TABLE 3______________________________________                StdRef  n       Mean    Dev   Low   High  Range______________________________________2    11      2.1172  0.2339                      1.8711                            2.5319                                  0.6608                                        Room3    11      1.7629  0.1759                      1.4938                            1.9983                                  0.5045                                        Temp4    11      1.8979  0.3084                      1.4148                            2.3912                                  0.97645    11      1.6895  0.4423                      0.7410                            2.1708                                  1.42986    11      1.3142  0.5218                      0.7098                            2.3123                                  1.60257    11      1.7471  0.3687                      1.3138                            2.3324                                  1.01862    7       2.1068  0.4352                      1.3312                            2.5997                                  1.2685                                        -20 F.3    7       1.8985  0.5943                      0.8298                            2.5375                                  1.70774    7       1.6803  0.3746                      1.2391                            2.1821                                  0.94305    7       0.6886  0.1884                      0.4633                            0.8994                                  0.43616    7       0.8328  0.1239                      0.6980                            0.9967                                  0.29877    7       0.9868  0.3065                      0.7112                            0.5562                                  0.84502    7       1.5234  0.6902                      0.7394                            2.6081                                  1.8687                                        -40 F.3    7       1.4020  0.5780                      0.4883                            2.3022                                  1.81394    7       1.1923  0.5854                      0.4679                            2.1128                                  1.64495    7       0.6816  0.1492                      0.5120                            0.9315                                  0.41956      6 \        0.6853  0.1897                      0.4190                            0.9123                                  0.49337    7       0.8021  0.4334                      0.3837                            1.6100                                  1.2263______________________________________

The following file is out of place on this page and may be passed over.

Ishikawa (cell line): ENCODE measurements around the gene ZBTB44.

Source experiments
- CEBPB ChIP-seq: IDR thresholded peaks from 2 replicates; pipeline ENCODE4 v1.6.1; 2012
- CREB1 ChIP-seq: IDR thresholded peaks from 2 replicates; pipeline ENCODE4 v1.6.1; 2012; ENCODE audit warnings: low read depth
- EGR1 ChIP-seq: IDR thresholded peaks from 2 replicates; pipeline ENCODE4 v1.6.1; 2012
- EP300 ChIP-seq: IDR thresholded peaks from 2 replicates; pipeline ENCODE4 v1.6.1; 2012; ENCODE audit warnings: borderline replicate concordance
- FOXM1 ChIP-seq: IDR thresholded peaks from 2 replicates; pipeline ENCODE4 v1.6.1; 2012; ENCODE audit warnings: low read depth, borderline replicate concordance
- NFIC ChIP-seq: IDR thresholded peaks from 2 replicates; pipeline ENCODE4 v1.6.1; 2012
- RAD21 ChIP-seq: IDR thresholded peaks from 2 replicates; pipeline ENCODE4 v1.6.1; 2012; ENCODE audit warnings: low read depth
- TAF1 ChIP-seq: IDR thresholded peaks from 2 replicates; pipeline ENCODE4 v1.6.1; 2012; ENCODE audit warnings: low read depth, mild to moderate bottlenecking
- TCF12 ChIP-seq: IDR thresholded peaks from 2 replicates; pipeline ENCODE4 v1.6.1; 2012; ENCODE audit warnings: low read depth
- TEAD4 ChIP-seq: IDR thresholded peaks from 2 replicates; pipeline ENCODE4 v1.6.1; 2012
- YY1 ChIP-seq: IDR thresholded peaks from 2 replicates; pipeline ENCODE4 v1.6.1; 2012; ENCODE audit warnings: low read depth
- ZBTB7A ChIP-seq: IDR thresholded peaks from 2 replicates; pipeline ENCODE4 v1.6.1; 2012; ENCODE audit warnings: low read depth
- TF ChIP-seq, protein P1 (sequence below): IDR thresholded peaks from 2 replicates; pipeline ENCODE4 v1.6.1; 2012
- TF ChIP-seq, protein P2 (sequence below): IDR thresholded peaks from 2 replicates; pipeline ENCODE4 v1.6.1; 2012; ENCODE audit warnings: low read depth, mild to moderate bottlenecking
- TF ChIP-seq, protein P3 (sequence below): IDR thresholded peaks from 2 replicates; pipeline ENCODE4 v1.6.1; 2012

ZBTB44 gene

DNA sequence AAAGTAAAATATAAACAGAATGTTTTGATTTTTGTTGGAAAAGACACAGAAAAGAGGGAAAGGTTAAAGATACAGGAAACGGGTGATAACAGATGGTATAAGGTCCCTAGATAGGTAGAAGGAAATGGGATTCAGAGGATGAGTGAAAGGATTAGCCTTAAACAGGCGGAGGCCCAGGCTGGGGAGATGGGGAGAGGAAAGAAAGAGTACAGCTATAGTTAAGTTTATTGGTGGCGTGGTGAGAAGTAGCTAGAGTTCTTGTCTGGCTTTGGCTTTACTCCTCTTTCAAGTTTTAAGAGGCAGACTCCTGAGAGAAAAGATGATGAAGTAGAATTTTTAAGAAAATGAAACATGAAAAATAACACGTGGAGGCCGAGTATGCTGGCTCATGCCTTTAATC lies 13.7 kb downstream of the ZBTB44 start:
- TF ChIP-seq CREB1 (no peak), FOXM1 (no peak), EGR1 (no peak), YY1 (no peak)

Table 4 lists tensile strength values for each of the alloys in thousands of pounds per square inch (ksi). There are no statistically significant differences between the means reported in Table 4 for any of the alloys. The point of Table 4 is to demonstrate that the fracture toughness can be increased by decreasing the nickel and chromium content, while maintaining an acceptable tensile value. This again illustrates that acceptable alloys can be produced at a significant cost savings by decreasing both the chromium and nickel content.